Posted: Aug. 5, 2004
WILL HARKINS GET A LUCKY BREAK?
By Celia Cohen
An unforeseen ally could help Michael E. Harkins get a light sentence for his excesses at the Delaware River & Bay Authority. It is the U.S. Supreme Court.
In the time since Harkins pleaded guilty in March to living the high life on the public's tab, the Supreme Court decided a case that is having an untold impact on federal and state sentencings across the country.
For Harkins, a consummate political dealmaker who used to talk about waiting for the sun, the moon and the stars to line up before he would make his move, the legal heavens may have swung his way.
His sentencing, which was going to be complicated, anyway, has been rescheduled twice, pushed back from June 15 to Aug. 17 and now to Oct. 18, but there is no guarantee it will be held then.
The maximum jail time Harkins could face was eight years, but under federal sentencing guidelines, he was supposed to be looking at five months to two years. Because of the Supreme Court decision, however, those sentencing guidelines are now suspect.
One educated assessment put Harkins' incarceration at as little as three months.
The federal case at issue is Blakely v. Washington, which was decided in June by a 5-4 vote. The Supreme Court ruled that a defendant's sentence must be based upon the facts that either were admitted at a plea hearing or else found by a jury.
In Harkins' case, he admitted at his plea hearing to much less than what the prosecutors accused him of doing. The two sides were supposed to thrash it out afterwards, and whatever they decided would be the basis for his sentence when it was set by U.S. District Judge Kent A. Jordan. At the time, it was a standard practice.
"Harkins is exactly the case that's going to be impacted by Blakely," said Edmund D. "Dan" Lyons Jr., a Wilmington defense attorney who used to be a federal prosecutor. "It may not take him off the hook entirely in terms of incarceration, but it certainly will help him out."
Harkins spent -- and the operative word here really is "spent" -- 10 years from 1992 to 2002 as the executive director at the authority, a joint Delaware-New Jersey operation that runs the Delaware Memorial Bridge, the Cape May-Lewes Ferry and five airports. He went there after serving as a top-notch political adviser and secretary of state for Republican Gov. Michael N. Castle, now a congressman.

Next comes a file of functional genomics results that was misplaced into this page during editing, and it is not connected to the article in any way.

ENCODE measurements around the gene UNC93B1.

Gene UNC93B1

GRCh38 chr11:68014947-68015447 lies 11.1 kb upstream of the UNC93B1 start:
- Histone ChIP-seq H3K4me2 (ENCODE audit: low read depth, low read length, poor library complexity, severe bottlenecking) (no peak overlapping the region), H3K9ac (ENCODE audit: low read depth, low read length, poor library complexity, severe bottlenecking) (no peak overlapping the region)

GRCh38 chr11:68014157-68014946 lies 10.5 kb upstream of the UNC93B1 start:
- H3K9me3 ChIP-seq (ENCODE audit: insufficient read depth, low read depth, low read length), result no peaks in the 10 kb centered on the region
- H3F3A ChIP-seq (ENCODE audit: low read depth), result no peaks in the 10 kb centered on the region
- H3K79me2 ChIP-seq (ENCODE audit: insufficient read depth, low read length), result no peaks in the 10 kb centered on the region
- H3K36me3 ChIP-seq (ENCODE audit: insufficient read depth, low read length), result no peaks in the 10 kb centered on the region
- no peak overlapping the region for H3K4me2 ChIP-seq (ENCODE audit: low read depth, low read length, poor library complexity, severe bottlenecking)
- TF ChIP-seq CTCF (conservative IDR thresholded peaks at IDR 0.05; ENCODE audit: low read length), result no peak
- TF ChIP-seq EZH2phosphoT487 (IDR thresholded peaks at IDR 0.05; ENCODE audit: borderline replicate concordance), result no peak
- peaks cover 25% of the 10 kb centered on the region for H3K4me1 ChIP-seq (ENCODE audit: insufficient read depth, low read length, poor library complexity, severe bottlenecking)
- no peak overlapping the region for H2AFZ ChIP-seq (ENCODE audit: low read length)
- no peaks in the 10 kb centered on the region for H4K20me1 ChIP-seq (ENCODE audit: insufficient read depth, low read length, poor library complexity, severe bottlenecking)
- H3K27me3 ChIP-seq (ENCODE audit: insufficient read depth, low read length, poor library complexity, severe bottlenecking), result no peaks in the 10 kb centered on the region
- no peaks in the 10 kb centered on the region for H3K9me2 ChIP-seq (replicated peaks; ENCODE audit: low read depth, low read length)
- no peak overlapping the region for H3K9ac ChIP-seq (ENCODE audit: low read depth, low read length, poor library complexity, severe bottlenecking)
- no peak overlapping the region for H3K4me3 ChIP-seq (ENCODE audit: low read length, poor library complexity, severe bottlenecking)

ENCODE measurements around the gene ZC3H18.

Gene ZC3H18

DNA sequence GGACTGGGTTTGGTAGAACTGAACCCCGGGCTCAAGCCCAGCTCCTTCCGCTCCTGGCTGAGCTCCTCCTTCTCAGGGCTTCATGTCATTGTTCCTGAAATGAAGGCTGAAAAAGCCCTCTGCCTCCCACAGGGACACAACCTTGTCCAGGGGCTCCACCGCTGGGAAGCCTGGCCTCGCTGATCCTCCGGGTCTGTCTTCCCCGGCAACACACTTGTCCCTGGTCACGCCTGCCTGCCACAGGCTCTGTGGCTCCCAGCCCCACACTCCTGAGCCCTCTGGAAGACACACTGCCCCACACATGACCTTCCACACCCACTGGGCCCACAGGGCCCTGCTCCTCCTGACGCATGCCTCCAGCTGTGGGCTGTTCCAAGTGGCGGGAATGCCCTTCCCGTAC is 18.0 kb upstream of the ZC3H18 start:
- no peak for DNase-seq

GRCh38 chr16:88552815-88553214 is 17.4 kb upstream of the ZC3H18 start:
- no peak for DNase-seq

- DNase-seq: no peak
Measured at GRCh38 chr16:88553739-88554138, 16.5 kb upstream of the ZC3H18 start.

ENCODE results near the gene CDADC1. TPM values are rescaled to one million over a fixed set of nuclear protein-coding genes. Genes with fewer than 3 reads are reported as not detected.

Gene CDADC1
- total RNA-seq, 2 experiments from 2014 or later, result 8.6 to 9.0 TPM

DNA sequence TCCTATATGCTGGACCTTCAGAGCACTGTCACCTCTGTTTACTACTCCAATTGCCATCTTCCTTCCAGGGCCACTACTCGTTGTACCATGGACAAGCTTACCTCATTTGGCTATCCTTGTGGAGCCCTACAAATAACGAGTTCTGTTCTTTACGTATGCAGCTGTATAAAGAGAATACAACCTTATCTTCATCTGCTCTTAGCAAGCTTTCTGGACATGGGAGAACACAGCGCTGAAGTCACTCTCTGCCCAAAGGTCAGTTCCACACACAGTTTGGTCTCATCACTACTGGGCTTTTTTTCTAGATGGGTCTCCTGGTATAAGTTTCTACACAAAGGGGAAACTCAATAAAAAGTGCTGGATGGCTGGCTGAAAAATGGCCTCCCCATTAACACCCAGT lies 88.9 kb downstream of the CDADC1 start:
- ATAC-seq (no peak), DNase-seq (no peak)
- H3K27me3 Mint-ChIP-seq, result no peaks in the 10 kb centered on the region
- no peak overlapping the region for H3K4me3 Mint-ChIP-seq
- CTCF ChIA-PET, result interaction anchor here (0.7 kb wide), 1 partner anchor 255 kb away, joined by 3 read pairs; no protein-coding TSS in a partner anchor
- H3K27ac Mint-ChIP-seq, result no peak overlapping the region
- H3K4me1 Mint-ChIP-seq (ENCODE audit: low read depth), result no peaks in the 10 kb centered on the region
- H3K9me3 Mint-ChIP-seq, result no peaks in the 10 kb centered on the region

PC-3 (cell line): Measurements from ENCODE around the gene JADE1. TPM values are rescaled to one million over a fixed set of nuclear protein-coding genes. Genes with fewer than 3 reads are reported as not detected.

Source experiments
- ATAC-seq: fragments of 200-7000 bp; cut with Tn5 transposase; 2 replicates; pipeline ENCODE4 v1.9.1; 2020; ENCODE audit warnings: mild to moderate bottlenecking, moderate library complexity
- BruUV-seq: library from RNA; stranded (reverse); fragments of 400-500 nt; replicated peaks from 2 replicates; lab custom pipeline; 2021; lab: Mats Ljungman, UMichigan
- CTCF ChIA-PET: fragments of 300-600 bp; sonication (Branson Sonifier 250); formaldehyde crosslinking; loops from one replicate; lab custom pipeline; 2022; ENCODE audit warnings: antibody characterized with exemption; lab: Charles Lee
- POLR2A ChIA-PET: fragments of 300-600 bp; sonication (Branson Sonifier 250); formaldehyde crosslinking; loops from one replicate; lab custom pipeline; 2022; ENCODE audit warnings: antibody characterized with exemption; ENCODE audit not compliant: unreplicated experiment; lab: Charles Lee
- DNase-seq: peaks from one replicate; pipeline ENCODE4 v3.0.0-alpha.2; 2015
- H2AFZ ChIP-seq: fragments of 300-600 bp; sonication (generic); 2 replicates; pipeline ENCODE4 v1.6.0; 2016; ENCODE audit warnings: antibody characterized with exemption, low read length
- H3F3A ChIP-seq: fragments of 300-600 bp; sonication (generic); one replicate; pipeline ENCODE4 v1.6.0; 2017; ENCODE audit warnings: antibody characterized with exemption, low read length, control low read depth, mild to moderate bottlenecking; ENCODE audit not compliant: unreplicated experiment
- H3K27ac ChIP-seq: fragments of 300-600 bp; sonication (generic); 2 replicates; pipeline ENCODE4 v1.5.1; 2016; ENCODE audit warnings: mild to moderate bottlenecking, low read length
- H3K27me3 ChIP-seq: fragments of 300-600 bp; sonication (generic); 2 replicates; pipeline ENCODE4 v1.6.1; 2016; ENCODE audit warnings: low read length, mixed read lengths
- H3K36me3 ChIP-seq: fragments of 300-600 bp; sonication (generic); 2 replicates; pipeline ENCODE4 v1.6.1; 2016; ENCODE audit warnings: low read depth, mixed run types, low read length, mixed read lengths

Harkins was flagged for a personal spree, taking advantage of the authority for airplane trips, limousine travel, hotels and meals for himself, his family and his friends at hot-ticket basketball games, choice golf courses and even a college reunion.
He agreed to plead guilty to two felonies, one of mail fraud and the other of making a false statement on a tax return, but there was no agreement on how much of what he did was strictly personal and how much was legitimately the authority's business.
His side argued his misspending amounted to $30,000, while the prosecutors said it was as high as $175,000. The sentencing was being delayed while the two sides tried to arrive at a figure.
"Every single transaction which we say was fraudulent or income to him, 80 percent of them he objected to," said Richard G. Andrews, the first assistant U.S. attorney for Delaware.
Then along came the Supreme Court. Its decision in Blakely has thrown so much doubt into the sentencing system that the justices agreed during their summer recess to consider two appeals in early October to clarify what they meant.
Victor F. Battaglia Sr., the Wilmington lawyer representing Harkins, was too cautious to say whether the case was affected by Blakely, but Andrews anticipated it would be.
"That may have an effect on this," Andrews said. "If the court says the guidelines are unconstitutional, it changes everything. It could work out to his benefit. It might possibly work to his detriment."
Harkins has been free while he awaits his sentencing. Because of the Supreme Court, he may not have much of an interruption.